• presentation of situational information in graphical form to the operators of the Local Loop Control Subsystem (PU-L);
  • transfer of data about objects to the APK "Scan-AS" ("Storage" subsystem);
  • storage of forms of objects and scenarios of special events;
  • data exchange between promising geographically distributed special units;
  • integrated management of promising territorially distributed special units;
  • administration of the components of the SHC CCSF;
  • replication of data from external sources to the local storage of the APK "Scan-AS" ("Collection" subsystem);
  • aggregation of the received information with the possibility of decentralized data processing;
  • updating information about communication networks (ICS) and vulnerabilities of elements stored in a decentralized database (DB), based on data from external sources;
  • visualization of information from the database on a heterogeneous graph with the ability to update the network topology and vulnerabilities based on data from external sources;
  • manual entry of data on personnel, staff structure and binding to the network topology (name of departments, positions, e-mail, comments, etc.);
  • construction, editing, and visualization of multilevel heterogeneous network infrastructure graphs.

The leaked documentation describes the SHC CCSF product including the operation and data flow that is going on inside its layers. Figure 3 shows the main information collection system description.


Figure 3. Schema of information flows of SHC CCSF.

The schema illustrates the information flow and its connections, access restrictions, API communication between nodes, data processing, storage, communication with the local processing network, and manual data transition from an “unsafe” to a “safe” environment with the restricted network by copying data independently via CD/DVD/USB. The document describes database structures and their fields and allows us to see the chunks of information that would be gathered into the databases.

The software system provides a communication interface to other “hardware-software complex Distributed Control Systems.” In other words, the software suite developed by NTC Vulkan is ready to communicate and integrate with other software systems.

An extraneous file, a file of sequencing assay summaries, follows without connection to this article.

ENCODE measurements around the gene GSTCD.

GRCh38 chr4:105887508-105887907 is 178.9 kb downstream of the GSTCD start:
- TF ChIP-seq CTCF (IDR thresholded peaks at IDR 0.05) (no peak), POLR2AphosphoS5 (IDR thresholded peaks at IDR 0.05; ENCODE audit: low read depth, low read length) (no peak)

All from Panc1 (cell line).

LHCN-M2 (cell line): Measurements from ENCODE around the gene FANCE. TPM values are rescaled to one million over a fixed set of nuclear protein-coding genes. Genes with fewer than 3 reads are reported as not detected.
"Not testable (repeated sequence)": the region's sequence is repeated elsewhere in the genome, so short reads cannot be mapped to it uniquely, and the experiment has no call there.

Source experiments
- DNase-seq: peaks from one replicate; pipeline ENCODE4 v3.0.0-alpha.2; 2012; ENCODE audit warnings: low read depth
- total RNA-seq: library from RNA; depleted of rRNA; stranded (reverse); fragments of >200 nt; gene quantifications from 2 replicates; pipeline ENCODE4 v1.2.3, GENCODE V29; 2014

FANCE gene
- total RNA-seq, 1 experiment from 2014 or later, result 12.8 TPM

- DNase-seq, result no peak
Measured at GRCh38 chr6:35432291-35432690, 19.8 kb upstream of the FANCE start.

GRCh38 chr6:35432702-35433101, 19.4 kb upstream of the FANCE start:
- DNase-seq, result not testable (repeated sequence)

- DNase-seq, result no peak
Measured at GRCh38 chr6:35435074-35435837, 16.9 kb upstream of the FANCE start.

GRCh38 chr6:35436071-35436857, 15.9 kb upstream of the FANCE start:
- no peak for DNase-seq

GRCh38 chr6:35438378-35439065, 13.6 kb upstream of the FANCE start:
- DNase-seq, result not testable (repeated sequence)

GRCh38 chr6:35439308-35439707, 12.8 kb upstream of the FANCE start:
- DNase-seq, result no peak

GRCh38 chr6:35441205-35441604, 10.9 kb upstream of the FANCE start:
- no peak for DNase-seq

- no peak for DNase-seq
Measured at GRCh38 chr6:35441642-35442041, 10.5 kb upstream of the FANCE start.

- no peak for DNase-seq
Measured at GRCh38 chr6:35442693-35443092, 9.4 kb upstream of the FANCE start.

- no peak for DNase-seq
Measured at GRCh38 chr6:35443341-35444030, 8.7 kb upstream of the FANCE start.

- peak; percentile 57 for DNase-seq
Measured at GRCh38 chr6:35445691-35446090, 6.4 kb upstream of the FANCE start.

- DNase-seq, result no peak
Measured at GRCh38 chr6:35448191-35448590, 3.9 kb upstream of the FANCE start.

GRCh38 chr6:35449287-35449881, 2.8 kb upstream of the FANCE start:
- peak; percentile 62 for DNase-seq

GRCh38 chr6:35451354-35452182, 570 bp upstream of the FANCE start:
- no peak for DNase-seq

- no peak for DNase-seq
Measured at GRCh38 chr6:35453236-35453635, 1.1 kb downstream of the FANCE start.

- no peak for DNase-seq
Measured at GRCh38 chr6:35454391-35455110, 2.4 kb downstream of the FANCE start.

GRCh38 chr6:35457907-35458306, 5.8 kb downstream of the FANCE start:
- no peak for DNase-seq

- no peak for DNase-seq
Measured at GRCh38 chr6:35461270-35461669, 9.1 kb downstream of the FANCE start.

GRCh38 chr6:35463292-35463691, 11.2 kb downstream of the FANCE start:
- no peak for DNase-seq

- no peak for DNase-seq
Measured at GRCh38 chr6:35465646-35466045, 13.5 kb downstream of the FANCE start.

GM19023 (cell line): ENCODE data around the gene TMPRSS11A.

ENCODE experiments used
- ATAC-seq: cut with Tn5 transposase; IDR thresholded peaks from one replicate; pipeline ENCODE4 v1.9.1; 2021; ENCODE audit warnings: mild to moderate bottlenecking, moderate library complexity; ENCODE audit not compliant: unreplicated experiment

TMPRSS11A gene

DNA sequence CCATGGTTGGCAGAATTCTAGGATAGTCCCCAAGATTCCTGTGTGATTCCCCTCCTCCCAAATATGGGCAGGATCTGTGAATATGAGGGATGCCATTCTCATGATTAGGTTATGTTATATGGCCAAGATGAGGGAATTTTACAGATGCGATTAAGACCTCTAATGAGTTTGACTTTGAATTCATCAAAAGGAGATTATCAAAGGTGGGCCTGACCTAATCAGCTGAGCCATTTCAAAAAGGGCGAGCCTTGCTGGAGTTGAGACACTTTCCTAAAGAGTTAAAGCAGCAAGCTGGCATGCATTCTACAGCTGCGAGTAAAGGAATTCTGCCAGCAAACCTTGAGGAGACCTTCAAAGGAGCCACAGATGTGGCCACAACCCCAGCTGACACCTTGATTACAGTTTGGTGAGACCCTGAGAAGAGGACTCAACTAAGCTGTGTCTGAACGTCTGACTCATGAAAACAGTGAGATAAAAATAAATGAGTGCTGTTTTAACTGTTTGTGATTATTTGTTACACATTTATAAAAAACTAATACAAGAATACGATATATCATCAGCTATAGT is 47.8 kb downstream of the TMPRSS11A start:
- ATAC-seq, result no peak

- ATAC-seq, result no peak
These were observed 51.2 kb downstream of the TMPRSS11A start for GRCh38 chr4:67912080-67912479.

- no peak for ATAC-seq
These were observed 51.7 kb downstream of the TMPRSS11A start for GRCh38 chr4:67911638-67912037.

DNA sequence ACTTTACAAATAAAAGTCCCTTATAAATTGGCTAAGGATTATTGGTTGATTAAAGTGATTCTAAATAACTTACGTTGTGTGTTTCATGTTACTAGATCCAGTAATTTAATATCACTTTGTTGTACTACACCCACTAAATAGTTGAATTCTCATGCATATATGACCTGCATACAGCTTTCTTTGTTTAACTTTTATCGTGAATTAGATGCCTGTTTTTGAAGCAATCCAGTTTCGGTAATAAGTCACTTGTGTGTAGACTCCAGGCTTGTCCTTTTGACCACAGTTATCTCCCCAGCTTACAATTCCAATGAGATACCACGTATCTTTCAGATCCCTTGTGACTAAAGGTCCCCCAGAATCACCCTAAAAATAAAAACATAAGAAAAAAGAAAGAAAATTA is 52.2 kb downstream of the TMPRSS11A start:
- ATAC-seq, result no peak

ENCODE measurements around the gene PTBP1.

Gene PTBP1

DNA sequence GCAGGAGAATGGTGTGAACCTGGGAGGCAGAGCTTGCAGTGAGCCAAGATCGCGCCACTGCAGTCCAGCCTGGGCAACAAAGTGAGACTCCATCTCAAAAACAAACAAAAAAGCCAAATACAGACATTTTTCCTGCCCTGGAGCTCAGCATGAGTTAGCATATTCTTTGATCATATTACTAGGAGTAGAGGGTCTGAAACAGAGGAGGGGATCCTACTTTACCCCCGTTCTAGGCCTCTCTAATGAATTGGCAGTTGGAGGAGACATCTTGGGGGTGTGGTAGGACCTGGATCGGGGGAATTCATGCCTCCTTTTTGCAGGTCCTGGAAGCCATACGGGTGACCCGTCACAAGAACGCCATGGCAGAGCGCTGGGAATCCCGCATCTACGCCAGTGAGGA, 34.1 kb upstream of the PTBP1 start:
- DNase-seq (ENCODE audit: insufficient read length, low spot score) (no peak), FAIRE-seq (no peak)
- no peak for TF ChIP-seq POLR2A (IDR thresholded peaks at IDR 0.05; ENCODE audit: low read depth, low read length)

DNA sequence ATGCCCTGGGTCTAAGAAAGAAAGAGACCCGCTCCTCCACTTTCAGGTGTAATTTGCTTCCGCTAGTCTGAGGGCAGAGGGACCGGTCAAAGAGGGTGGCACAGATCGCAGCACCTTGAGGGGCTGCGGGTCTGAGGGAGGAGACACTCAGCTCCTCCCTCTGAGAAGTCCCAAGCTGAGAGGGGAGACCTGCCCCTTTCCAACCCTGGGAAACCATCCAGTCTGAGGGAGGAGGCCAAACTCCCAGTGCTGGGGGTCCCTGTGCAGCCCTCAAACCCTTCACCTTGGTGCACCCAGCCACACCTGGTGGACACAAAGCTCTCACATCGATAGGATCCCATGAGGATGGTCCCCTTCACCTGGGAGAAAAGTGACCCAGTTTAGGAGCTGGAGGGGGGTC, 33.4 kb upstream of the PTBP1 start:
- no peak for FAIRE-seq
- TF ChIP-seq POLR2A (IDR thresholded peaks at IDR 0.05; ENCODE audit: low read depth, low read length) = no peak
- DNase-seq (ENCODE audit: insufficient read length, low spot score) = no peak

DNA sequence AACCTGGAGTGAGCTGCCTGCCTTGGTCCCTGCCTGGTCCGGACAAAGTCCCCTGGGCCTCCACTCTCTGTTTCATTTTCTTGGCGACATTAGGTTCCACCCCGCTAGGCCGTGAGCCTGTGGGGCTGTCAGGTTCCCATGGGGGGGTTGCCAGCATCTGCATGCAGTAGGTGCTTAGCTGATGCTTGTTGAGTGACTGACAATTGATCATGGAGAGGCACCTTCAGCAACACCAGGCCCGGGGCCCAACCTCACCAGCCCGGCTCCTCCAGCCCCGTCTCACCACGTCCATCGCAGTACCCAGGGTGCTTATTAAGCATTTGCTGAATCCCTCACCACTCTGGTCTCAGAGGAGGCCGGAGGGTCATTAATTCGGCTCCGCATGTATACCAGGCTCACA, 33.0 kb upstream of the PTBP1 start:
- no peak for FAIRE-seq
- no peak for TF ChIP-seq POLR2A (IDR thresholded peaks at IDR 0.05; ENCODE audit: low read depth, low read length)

Documents in the published schema leaked the location of one of the data centers in Kursk, a city in Russia. Further research revealed a connection between НИИЦ г. Курск (a Scientific Research Center) in the city of Kursk, and it appears that this organization is related to the Ministry of Defense of the Russian Federation. Figure 4 identifies one of the points of the software system’s operation, also located in Kursk.


Figure 4. The schema introduces one of the points of the software system operation, Kursk, Russian Federation.

The leaked documents also describe the DB synchronization processes. The SHC CCSF description includes software and hardware requirements for the software system implementation. These requirements are shown below.

Hardware requirements

Hardware for operators

DELL XPS 15 9575 - Dell Notebook

DatAshur Pro 64 Gb - Encrypted USB Memory Stick

DVD-RW Dell 784-BBBI USB - external DVD±RW (±R DL) / DVD-RAM drive 

Winyao USB 1000F-SX - USB toFiber network adapter (1000Mb/s)

USB 2.0 AF/BM  - USB Female adapter

FS.COM S5800-8TF12S  - 12 Port Ethernet switch

Minimal Server requirements

2x Intel Xeon Х5680 3,33 GHz/64GB RAM/8TB Drive

Table 1. Software system hardware requirements mentioned in documentation.

 Software requirements:

Software name



Containerization software

TileServer GL (was OpenStreetMap)

Map representation application


Free and open-source service networking platform to automate network configurations, discover services, and enable secure connectivity across any cloud or runtime, developed by HashiCorp



Jitsi Meet

Fully encrypted, 100% open source video conferencing free solution — with no account needed


Java Runtime


Web Server


An open source solution for implementing DHCP servers, relay agents, and clients. ISC DHCP supports both IPv4 and IPv6, and is suitable for use in high-volume and high-reliability applications